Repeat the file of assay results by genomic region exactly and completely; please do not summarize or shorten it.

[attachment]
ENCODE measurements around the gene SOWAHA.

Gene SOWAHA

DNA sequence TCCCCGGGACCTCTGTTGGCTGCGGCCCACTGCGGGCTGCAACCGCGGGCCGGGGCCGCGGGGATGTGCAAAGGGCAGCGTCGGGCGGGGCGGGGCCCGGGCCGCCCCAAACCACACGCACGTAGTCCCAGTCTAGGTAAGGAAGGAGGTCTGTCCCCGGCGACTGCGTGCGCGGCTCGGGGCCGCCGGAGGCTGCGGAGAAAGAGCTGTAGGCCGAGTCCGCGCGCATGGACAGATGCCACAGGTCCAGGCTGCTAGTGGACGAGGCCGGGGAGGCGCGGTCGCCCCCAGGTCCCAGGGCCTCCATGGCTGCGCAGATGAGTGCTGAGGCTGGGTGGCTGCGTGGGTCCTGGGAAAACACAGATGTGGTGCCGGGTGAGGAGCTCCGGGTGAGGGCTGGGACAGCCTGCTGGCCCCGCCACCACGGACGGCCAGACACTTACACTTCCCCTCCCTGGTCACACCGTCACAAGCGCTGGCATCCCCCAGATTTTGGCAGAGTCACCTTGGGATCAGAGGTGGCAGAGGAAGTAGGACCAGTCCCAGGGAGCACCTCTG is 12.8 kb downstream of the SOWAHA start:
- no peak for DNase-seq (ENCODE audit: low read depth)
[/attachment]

ENCODE measurements around the gene SOWAHA.

Gene SOWAHA

DNA sequence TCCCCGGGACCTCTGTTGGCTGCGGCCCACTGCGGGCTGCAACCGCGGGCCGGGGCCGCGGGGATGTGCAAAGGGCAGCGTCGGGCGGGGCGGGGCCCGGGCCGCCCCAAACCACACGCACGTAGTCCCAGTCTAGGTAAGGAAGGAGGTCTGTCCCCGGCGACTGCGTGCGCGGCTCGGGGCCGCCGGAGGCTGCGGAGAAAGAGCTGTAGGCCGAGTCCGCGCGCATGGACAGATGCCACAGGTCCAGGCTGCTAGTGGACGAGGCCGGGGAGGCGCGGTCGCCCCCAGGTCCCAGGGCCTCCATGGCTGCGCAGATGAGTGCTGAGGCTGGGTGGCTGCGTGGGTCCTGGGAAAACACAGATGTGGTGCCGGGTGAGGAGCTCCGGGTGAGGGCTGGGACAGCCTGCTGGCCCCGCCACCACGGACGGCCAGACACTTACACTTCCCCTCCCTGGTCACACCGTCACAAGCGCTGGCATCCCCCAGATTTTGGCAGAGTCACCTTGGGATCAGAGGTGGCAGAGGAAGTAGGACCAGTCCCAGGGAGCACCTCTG is 12.8 kb downstream of the SOWAHA start:
- no peak for DNase-seq (ENCODE audit: low read depth)